A British hacker who admitted breaking into U.S. military computers hoping to uncover evidence of UFOs looks set to be extradited to the U.S. after the highest British court dismissed his appeal against the extradition on Wednesday.
Gary McKinnon, of London, will be the first person to be extradited to the U.S. for computer-related crimes. He could face up to 60 years in prison.
McKinnon, aged 42, said he plans to appeal the decision to the the European Court of Human Rights, the last appeal he can file, according to his attorney, Karen Todner. That appeal will be lodged today in Strasbourg, France, she said.
"He's devastated and so is his family," Todner said.
McKinnon will also request that his extradition be delayed until his last appeal can be heard, Todner said. He has 14 days to file that request. If it is denied, McKinnon would be extradited to the U.S. while his European appeal proceeds, Todner said.
The European Court of Justice has a "massive backlog" of cases, and it could take up to two years for the appeal to be heard, Todner said.
In his appeal McKinnon argued that when U.S. prosecutors offered him a shorter sentence in return for a guilty plea, that offer put disproportionate pressure on him to surrender his legal rights and particularly his right to contest extradition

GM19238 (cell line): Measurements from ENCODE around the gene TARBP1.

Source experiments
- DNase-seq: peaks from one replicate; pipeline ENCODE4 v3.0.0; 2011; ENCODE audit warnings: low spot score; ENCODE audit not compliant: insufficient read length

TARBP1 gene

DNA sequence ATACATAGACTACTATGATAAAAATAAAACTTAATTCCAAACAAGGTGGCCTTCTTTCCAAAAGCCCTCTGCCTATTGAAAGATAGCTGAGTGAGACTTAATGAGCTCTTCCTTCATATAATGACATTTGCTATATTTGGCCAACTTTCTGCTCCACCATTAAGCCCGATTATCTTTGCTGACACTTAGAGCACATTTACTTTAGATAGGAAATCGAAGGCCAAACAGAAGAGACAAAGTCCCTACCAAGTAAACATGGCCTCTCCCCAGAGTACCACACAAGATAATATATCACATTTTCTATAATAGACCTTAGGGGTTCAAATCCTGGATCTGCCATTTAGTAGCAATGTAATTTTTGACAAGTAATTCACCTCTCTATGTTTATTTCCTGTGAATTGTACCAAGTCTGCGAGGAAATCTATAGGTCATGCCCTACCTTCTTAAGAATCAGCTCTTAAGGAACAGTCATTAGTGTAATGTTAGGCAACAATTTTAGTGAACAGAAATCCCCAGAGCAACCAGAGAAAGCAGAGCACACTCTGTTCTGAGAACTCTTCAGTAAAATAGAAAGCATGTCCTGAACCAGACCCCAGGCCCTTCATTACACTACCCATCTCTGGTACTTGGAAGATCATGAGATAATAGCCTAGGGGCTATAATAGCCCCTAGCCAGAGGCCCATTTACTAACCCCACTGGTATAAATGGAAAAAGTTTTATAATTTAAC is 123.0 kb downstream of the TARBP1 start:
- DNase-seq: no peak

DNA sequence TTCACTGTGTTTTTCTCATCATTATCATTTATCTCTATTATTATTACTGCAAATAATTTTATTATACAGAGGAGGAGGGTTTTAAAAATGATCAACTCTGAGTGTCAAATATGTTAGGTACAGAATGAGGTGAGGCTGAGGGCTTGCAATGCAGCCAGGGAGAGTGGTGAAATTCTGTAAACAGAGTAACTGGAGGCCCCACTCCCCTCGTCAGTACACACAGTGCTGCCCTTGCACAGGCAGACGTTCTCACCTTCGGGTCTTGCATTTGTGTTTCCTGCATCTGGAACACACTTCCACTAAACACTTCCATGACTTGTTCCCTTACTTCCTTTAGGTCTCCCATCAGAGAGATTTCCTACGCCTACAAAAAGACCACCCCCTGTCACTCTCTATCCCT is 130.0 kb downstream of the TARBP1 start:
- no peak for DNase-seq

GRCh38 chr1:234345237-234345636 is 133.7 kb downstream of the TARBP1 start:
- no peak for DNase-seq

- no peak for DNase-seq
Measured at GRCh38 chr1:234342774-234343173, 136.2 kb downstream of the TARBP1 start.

But in their judgement, the Lords of Appeal said "The difference between the American system and our own is not perhaps as stark so stark as the appelant's argument suggests. In this country too, there is a clearly recognised discount for a plea of guilty."
U.S. prosecutors had said that in return for pleading guilty to two counts of fraud and related activity in connection with computers, McKinnon could be sentenced to as little as three years in prison, of which he would likely serve only 6 to 12 months in a U.S. prison before returning to the U.K. to serve the rest of the sentence.
An equivalent offence committed against a target in the U.K. could have got him life imprisonment, the Lords of Appeal said. "The gravity of the offences alleged against the appelant should not be understated."
McKinnon had admitted to using a program called "RemotelyAnywhere" to hack into PCs in the U.S. late at night when employees were gone. His hacking exploits started to unravel after McKinnon miscalculated the time difference between the U.S. and the U.K., and one employee noticed a PC acting oddly.
The U.S. pursued extradition for the offenses, which McKinnon sought to block. Then-U.K. Home Secretary John Reid approved the extradition order, but McKinnon appealed. He lost that appeal in London's High Court in April 2007.
McKinnon then turned to the House of Lords, the final court of appeal for points of law in the U.K., which dismissed his appeal Wednesday.
McKinnon maintains that his hacking never caused any harm, and that he only probed the computers looking for evidence that the U.S. government has knowledge of UFOs.
However, the U.S. said that the intrusions disrupted computer networks used by the military that were critical to operations conducted after the Sept. 11, 2001, terrorist attacks. The U.S. estimates the damage caused by McKinnon at US$700,000.